THESE DOG DAYS
A resource for disabled dogs and their owners
Today we talk to Meredith who kindly shares her experience with her dog Burton. Meredith adopted Burton from the Arizona Animal Welfare League when he was about 6 months old. Burton became paralyzed during 2016 from a suspected Fibrocartilagenous Embolism (FCE).
Meredith tells their story and offers some great tips on bladder management and keeping high energy dogs entertained.
Could you tell us about Burton's condition?
I will never forget March 6, 2016 when I woke for my normal morning walk with my three rescue dogs to find Burton paralyzed. It was completely unexpected and an incredibly scary experience not knowing what happened or if something could have been prevented.
Over two years later, Burton scoots around with his super strong front legs in the house and yard and also has a wheelchair for walking. He just recently hit 1.5 miles which is the furthest he has gone on a walk since his paralysis. Burton does not have any feeling midway down his back all the way to his backend. I have to help him pee by expressing his bladder and deal with the other business whenever and wherever it appears.
What is a regular day like with Burton?
I wake up early to beat the terrible heat in Arizona and immediately get Burton outside to pee. We head back in the house and I take my other two rescues for the first round of walking while Burton stays behind with a frozen peanut butter Kong treat. When I am back from the first walk, Burton is put in his wheels and all three of the dogs go on a mile long walk through a nearby park with a lake. After the walk is over, it is feeding time and then usually nap time.
In the afternoon, if Burton is not already outside sunning himself on the pool deck or grass, I take him outside. Frozen kong treats in the afternoon plus some more snoozing or sniffing of the air and listening to the birds. (In the summer, this would be when I get Burton in the pool with a doggy life vest to do some laps to keep working his front leg muscles).
The evening consists of dinner, me doing class work for my online MBA, and then hopefully some relax time with TV and massage time for Burton. My dogs all get a chew strip in the evening (I invest in these versus dental cleanings) and Burton gets frozen pumpkin to help with his number two consistency.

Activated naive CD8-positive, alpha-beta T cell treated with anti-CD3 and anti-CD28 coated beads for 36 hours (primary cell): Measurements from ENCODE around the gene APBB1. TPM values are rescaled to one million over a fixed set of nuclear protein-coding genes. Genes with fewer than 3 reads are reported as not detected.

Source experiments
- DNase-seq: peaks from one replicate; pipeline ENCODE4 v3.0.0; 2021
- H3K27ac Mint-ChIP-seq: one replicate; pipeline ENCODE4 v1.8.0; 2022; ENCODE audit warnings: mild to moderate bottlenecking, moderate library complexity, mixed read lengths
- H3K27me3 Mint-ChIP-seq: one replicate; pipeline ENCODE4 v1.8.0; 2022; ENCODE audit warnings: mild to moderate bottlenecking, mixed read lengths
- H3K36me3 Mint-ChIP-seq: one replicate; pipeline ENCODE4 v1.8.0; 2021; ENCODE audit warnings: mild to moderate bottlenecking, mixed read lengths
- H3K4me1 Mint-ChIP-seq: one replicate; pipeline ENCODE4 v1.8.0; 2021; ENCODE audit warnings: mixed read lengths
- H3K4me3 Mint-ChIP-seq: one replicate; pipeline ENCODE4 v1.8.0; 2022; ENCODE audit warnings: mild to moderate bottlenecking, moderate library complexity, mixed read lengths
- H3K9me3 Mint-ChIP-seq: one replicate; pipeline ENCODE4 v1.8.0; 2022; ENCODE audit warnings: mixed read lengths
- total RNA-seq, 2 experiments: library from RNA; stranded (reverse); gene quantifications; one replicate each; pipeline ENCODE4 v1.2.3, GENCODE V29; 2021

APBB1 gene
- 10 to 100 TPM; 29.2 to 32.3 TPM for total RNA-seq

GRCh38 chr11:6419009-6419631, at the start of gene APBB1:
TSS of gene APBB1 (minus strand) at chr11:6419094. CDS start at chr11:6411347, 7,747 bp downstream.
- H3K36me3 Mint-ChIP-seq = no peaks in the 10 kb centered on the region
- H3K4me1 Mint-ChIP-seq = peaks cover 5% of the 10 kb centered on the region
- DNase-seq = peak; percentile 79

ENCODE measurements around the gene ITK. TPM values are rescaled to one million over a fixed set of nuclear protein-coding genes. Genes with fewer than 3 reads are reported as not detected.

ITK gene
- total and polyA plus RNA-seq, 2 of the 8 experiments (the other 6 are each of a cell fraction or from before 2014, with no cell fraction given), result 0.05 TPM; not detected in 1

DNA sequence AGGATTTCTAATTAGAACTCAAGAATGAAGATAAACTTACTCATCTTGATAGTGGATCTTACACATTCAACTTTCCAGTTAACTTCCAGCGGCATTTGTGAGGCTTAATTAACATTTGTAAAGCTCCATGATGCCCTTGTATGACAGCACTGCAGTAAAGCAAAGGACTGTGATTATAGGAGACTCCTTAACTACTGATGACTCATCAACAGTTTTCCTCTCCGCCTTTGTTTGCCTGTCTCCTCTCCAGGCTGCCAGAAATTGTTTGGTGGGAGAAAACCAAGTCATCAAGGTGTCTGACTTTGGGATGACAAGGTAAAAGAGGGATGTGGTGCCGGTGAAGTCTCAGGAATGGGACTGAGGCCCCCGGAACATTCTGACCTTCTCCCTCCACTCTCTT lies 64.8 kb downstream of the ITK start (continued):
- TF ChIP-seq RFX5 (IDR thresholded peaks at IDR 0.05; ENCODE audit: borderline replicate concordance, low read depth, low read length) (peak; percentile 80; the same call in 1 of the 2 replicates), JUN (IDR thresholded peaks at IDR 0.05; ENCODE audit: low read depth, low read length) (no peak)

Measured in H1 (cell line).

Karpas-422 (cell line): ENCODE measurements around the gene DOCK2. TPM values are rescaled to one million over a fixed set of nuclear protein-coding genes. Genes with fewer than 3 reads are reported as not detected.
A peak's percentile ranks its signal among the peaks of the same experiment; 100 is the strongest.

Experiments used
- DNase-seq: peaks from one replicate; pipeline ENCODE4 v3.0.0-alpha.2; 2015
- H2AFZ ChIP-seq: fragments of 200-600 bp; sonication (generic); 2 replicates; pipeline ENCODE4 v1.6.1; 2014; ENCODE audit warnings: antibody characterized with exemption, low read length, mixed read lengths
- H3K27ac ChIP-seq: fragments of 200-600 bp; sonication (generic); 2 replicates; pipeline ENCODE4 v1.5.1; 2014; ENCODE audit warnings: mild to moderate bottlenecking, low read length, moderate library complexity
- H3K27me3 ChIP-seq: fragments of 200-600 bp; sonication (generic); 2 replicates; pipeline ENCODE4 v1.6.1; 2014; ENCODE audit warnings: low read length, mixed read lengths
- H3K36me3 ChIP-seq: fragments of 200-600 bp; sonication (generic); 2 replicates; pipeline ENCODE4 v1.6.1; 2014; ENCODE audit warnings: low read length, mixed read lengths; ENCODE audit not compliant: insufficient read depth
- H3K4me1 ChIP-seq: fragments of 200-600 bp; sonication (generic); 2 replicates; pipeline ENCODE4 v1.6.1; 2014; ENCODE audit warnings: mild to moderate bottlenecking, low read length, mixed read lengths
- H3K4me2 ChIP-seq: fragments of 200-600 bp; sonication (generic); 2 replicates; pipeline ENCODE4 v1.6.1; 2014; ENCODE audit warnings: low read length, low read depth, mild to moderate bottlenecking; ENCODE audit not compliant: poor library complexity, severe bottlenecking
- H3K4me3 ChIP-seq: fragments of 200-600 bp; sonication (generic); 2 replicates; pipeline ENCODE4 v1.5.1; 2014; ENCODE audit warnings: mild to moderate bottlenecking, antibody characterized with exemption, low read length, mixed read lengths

Weekends are spent mostly outside in the backyard, on a walk, or on a car ride running errands. I am hopeful I can soon move out of the terrible desert heat and weekends will be spent hiking in the mountains in the Pacific Northwest. I try to keep the same routine during the week and on the weekend, except all of my dogs get much more focused attention on the weekends including more outdoor time, when the weather is nice.
Did you try any rehab for Burton? How did it go?
I have taken Burton to acupuncture and cold laser therapy within days of his paralysis. He regained some feeling on his back, but that is as far as it ever went. I did three times a week for the first year hoping for more progress and more recently moved to once a week where the vet focuses on his front leg muscles to keep them in tip-top condition.
Are there any products that help manage a paralyzed dog?
I have gotten an entire week's worth of Wegreeco washable male wraps. Burton wears these overnight to catch any leaks that may occur as he moves around.
I have invested in quilted, waterproof bed pads that cover dog beds around the house, my bed if Burton sleeps on it, and beds in the car. They are machine washable and have made clean up so much easier (and keep my other two dogs much happier from a clean house perspective).
I have also invested in many different dog puzzles since Burton is super smart and needs the energy outlet (he could have been a search and rescue dog with how much he loves to use his nose).
What advice would you to offer someone who is facing life with a paralyzed dog?
Observe your dog. If the dog is acting the same as before the paralysis, do everything within your power and resources to find a way to make it work. The resiliency of animals is amazing and all it takes is an owner willing to find a way.
It can be frustrating and exhausting, but an incredibly rewarding experience having a paralyzed pet. They make you a better person.
At the same time, I do believe animals have a way of telling you if something is too much. If independence or the spirit of the dog is no longer there, quality of life has to be thought about. It is sometimes the most unselfish decision (but always fight to make it work first until you have tried everything!).
Burton started chewing his disposable diapers off during the day to let me know he was done with diapers except for overnight - they have a way to communicate if you can interpret the message.
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